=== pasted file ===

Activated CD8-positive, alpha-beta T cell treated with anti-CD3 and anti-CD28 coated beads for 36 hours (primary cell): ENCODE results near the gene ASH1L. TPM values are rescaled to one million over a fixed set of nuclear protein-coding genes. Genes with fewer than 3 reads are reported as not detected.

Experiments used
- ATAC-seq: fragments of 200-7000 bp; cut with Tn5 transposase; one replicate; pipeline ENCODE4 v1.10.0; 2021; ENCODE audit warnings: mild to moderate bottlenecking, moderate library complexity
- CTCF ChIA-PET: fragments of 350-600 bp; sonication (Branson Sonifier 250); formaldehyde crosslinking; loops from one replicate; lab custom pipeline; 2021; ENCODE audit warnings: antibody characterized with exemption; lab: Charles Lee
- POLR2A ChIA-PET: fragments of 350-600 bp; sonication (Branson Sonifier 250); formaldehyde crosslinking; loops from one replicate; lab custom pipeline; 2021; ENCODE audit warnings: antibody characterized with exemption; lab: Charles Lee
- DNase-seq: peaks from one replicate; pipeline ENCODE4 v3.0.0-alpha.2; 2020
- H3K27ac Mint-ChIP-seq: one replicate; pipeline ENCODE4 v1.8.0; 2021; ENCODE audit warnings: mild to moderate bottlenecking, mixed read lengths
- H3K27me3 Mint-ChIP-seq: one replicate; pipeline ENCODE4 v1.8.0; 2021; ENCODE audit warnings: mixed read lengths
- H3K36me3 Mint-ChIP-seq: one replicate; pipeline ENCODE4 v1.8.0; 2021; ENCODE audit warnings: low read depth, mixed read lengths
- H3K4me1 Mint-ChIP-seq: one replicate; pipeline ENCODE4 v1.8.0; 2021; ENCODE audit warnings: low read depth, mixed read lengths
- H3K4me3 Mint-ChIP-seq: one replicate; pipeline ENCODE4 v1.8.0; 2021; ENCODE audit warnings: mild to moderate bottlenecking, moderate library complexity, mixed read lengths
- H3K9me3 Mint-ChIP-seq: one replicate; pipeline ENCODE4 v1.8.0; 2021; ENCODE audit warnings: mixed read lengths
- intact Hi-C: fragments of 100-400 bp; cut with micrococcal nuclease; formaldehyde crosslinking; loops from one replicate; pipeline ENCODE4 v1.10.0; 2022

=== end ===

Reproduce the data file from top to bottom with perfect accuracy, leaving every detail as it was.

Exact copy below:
Activated CD8-positive, alpha-beta T cell treated with anti-CD3 and anti-CD28 coated beads for 36 hours (primary cell): ENCODE results near the gene ASH1L. TPM values are rescaled to one million over a fixed set of nuclear protein-coding genes. Genes with fewer than 3 reads are reported as not detected.

Experiments used
- ATAC-seq: fragments of 200-7000 bp; cut with Tn5 transposase; one replicate; pipeline ENCODE4 v1.10.0; 2021; ENCODE audit warnings: mild to moderate bottlenecking, moderate library complexity
- CTCF ChIA-PET: fragments of 350-600 bp; sonication (Branson Sonifier 250); formaldehyde crosslinking; loops from one replicate; lab custom pipeline; 2021; ENCODE audit warnings: antibody characterized with exemption; lab: Charles Lee
- POLR2A ChIA-PET: fragments of 350-600 bp; sonication (Branson Sonifier 250); formaldehyde crosslinking; loops from one replicate; lab custom pipeline; 2021; ENCODE audit warnings: antibody characterized with exemption; lab: Charles Lee
- DNase-seq: peaks from one replicate; pipeline ENCODE4 v3.0.0-alpha.2; 2020
- H3K27ac Mint-ChIP-seq: one replicate; pipeline ENCODE4 v1.8.0; 2021; ENCODE audit warnings: mild to moderate bottlenecking, mixed read lengths
- H3K27me3 Mint-ChIP-seq: one replicate; pipeline ENCODE4 v1.8.0; 2021; ENCODE audit warnings: mixed read lengths
- H3K36me3 Mint-ChIP-seq: one replicate; pipeline ENCODE4 v1.8.0; 2021; ENCODE audit warnings: low read depth, mixed read lengths
- H3K4me1 Mint-ChIP-seq: one replicate; pipeline ENCODE4 v1.8.0; 2021; ENCODE audit warnings: low read depth, mixed read lengths
- H3K4me3 Mint-ChIP-seq: one replicate; pipeline ENCODE4 v1.8.0; 2021; ENCODE audit warnings: mild to moderate bottlenecking, moderate library complexity, mixed read lengths
- H3K9me3 Mint-ChIP-seq: one replicate; pipeline ENCODE4 v1.8.0; 2021; ENCODE audit warnings: mixed read lengths
- intact Hi-C: fragments of 100-400 bp; cut with micrococcal nuclease; formaldehyde crosslinking; loops from one replicate; pipeline ENCODE4 v1.10.0; 2022